Apple moves to acquire Shazam, prompting E.U. investigation

Jason Reed/The Daily Dot

The popular app may be used to improve Apple Music.

Apple confirmed today its acquisition of Shazam, a service that identifies songs, TV shows, movies, and ads by listening to short audio clips. The acquisition was first reported by TechCrunch last Friday and confirmed on Monday in a statement to BuzzFeed.

“We are thrilled that Shazam and its talented team will be joining Apple,” an Apple spokesperson said. “Apple Music and Shazam are a natural fit, sharing a passion for music discovery and delivering great music experiences to our users. We have exciting plans in store, and we look forward to combining with Shazam upon approval of today’s agreement.”

Shazam also released a statement, touting its impressive user base.

“We are excited to announce that Shazam has entered into an agreement to become part of Apple,” a spokesperson said in a statement to the Verge. “Shazam is one of the highest rated apps in the world and loved by hundreds of millions of users and we can’t imagine a better home for Shazam to enable us to continue innovating and delivering magic for our users.”

The vague press releases leave a number of questions unanswered. Namely, what Apple will do with the tools and nearly two decades of data it acquires with the app. It’s likely the Cupertino giant will use the information it gains from Shazam to beef up the Apple Music platform, which has fallen far behind Spotify in recent years. The company already has Shazam’s sound recognition built-in to Siri, so it’s also possible we might see further integration meant to improve the iPhone’s ability to recognize voices and song.

Shazam passed one billion app downloads in September 2016 but has struggled to remain profitable over the last few years. Terms of the deal weren’t disclosed, but the app is reportedly valued at $400 million, far less than its $1 billion estimated worth in 2015. One of Shazam’s revenue streams comes from referrals to other services. Once Shazam tells a user what song they’re listening to, it gives them the option to view and purchase it from Apple Music and Spotify. These services gain a combined one million clicks per day from Shazam, according to the Verge. Apple could theoretically oust Spotify by redirecting all users to its own Music app. It could even shut down Shazam altogether and force iPhone owners to use Siri.

We also wouldn’t be surprised if Apple uses Shazam for augmented reality (AR). Apple CEO Tim Cook is bullish about AR, the process of enhancing the real world by superimposing digital images and sounds onto the environment. With the AR platform Shazam launched earlier this year, Apple could create a Google Lens-like app that can identify and provide information on objects in real-time. Note, these are all theoretical next steps, Apple has not yet confirmed its plans.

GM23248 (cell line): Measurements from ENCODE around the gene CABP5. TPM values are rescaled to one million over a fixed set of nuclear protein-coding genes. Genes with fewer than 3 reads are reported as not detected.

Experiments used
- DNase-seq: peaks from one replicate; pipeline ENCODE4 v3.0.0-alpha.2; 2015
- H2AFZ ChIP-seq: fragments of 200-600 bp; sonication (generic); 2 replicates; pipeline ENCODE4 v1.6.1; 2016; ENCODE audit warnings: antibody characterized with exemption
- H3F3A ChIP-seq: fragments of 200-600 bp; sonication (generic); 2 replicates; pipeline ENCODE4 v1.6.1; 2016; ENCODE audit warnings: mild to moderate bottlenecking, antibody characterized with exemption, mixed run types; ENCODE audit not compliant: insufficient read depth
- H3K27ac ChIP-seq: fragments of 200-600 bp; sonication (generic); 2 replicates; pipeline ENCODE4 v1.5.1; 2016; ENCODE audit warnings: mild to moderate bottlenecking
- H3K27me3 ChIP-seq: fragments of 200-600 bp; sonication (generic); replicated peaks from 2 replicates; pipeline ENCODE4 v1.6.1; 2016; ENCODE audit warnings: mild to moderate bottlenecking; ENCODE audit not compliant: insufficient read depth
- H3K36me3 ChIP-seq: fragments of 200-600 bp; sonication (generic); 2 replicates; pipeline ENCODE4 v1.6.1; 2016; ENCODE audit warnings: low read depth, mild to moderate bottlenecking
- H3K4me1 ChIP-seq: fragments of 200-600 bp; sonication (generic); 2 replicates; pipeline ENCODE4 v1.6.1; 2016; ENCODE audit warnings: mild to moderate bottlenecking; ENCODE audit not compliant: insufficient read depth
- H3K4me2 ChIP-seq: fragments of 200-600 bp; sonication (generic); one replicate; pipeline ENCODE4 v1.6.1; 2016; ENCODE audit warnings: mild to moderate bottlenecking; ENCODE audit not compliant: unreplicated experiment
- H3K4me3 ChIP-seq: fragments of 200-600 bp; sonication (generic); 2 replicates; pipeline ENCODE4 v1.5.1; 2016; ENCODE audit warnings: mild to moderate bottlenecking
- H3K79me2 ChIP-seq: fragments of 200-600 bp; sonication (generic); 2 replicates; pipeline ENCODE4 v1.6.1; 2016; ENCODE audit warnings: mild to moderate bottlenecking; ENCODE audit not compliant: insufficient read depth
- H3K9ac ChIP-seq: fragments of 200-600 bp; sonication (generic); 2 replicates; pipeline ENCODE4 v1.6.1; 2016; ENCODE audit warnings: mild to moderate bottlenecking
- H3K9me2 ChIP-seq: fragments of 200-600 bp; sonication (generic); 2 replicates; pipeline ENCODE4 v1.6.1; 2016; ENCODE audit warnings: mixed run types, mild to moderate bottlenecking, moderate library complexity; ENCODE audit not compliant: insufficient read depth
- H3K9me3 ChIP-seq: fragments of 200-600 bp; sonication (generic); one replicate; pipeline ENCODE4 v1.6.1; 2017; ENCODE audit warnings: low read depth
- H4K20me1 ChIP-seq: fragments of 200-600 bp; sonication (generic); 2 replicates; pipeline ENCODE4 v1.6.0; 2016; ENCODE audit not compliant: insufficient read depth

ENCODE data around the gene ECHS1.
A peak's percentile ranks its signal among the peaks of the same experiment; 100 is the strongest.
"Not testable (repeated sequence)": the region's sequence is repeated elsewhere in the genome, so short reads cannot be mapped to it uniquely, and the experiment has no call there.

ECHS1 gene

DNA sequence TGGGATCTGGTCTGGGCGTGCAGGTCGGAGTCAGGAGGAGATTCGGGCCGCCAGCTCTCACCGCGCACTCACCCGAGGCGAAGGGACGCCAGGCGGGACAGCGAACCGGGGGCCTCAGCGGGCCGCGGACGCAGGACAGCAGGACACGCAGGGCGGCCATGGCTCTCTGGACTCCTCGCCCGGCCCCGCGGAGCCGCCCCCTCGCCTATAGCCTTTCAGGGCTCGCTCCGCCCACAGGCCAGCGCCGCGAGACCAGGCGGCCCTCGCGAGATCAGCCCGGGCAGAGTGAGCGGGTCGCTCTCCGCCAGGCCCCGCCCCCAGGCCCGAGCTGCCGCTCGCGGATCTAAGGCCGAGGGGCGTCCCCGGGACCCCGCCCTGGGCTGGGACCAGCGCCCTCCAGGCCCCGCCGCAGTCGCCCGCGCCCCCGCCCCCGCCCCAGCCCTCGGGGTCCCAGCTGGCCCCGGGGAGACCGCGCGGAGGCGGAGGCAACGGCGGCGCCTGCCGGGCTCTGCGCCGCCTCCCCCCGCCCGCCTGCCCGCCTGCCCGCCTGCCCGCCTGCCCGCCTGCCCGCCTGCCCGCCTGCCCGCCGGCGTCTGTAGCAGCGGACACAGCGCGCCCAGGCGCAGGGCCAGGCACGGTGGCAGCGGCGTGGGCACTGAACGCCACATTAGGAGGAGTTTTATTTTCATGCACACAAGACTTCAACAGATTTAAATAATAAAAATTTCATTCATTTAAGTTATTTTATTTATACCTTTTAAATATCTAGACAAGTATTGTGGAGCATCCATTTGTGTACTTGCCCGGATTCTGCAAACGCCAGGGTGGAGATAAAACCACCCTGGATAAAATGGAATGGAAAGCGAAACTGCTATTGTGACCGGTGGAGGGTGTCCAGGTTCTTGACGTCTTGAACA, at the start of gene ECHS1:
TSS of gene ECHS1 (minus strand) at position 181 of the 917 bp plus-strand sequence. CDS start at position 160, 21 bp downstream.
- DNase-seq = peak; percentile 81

The acquisition, if approved, will close in the coming weeks.

We have reached out to both companies to learn more and will update this article if we hear back.

Update 7:28am, April 24: The European Union has launched an investigation into Apple’s acquisition of Shazam over data concerns. The E.U. is worried Shazam will use the information it gathers on customers who use competing services, like Spotify, to unfairly encourage their users to switch. Additionally, an update where Shazam only refers people to Apple Music could have a major impact on other streaming services. Antitrust experts fear this could hinder competition in an already cutthroat market.

“Our investigation aims to ensure that music fans will continue to enjoy attractive music streaming offers and won’t face less choice as a result of this proposed merger,” E.U. competition commissioner Margrethe Vestager said in a statement.

The E.U. has until Sept. 4 to determine whether it will block the deal or request concessions from Apple.

Phillip Tracy

Phillip Tracy

Phillip Tracy is a former technology staff writer at the Daily Dot. He's an expert on smartphones, social media trends, and gadgets. He previously reported on IoT and telecom for RCR Wireless News and contributed to NewBay Media magazine. He now writes for Laptop magazine.